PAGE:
Human Rights Investigator

Stop human rights violations by gathering evidence and reporting finding.
picture of Human Rights Investigator

Quick Stats

Very Good

Salary Range
$35,000 – $95,000

Data from U.S. Department of Labor

What do Human Rights Investigators do?

Human Rights Investigators research and report about some of the most troubling situations in our world: instances of human rights violations. These abuses range from discrimination to war crimes. They can happen in the building next door or halfway around the world. So if your motto since high school has been “The only thing necessary for the persistence of evil is for enough good people to do nothing,” you might consider taking action by pursuing a career as a Human Rights Investigator.

Depending on whether you’re working in the US or investigating in a foreign country, a job as a Human Rights Investigator can take you all over the globe. You’ll work in the field, interviewing witnesses, collecting physical evidence, finding records and documents, and writing up reports based on what you discover. Most of the time, these reports alert the international community about specific human rights violations. More importantly, they are often used as evidence in criminal trials or to support military intervention.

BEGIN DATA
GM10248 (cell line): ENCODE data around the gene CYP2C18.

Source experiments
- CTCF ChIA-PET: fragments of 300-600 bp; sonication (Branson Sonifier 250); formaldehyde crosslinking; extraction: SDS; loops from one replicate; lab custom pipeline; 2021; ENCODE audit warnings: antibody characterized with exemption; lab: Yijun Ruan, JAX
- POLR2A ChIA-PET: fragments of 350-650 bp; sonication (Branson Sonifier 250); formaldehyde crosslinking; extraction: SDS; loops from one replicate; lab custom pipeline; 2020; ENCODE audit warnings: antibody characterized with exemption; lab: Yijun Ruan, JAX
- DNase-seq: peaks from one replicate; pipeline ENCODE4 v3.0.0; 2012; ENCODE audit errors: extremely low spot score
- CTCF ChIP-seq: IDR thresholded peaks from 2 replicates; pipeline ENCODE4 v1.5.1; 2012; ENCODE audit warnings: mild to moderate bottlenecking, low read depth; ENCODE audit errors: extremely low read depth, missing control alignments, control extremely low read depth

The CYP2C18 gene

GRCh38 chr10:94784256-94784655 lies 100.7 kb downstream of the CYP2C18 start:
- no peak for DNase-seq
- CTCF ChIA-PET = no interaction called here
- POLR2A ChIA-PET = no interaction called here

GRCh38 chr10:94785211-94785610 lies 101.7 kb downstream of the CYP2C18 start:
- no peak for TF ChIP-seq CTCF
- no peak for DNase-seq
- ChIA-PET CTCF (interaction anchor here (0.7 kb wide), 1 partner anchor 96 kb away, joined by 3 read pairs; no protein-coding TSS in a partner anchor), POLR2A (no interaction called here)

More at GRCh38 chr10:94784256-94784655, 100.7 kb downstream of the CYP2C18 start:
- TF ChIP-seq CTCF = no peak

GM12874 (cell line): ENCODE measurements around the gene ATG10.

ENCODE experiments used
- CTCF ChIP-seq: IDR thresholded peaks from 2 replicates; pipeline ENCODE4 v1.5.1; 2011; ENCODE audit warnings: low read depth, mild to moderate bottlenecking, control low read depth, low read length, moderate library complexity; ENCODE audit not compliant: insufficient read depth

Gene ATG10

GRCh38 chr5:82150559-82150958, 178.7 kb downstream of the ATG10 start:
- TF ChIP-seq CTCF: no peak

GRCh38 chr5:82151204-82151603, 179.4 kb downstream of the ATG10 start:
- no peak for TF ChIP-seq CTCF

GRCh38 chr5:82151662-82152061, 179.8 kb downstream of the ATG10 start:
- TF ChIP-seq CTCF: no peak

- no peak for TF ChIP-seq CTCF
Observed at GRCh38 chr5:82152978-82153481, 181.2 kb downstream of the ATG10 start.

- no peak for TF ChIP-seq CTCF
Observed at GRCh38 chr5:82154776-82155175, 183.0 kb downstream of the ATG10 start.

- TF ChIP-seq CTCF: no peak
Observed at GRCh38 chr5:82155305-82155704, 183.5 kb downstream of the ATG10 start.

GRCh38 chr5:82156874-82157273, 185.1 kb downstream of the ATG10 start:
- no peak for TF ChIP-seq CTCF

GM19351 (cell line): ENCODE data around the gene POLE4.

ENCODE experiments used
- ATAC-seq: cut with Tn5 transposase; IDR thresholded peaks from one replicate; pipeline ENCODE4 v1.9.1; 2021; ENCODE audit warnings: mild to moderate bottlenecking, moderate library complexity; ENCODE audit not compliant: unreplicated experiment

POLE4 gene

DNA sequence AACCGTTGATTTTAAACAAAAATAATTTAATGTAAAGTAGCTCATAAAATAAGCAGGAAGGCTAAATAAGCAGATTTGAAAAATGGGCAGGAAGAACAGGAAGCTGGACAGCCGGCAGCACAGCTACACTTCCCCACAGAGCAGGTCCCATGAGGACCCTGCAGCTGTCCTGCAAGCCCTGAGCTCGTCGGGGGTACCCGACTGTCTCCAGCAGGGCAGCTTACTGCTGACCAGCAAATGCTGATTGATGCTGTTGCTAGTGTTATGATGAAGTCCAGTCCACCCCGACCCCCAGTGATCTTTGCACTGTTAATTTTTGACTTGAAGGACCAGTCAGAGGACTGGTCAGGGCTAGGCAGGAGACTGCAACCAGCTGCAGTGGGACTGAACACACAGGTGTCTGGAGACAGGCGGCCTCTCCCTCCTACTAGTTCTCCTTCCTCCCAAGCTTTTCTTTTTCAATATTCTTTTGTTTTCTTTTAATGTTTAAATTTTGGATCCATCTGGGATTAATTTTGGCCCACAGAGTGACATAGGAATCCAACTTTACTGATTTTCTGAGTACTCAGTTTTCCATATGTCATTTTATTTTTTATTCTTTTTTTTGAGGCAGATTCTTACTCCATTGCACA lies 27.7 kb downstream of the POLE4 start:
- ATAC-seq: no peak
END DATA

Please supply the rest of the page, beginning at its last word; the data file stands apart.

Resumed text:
For this job, you’ll need the non-partisan accuracy of a hard-nosed Journalist, the guts of a seasoned Police Officer, and the strength of conviction to be at the center of political controversy. But passion isn’t enough: you also must have the stomach to deal with serious violence and potentially dangerous climates.

The pay-off? You can sleep at night knowing that your investigations help expose and lock up criminals.

Should I be a Human Rights Investigator?

You should have a bachelor's degree or higher and share these traits:
  • Levelheaded: You hold your emotions in check, even in tough situations.
  • Helpful: You always keep an eye out for what other people need.
  • Calm Under Pressure: You keep your cool when dealing with highly stressful situations.

  • How to Become a
    Human Rights Investigator

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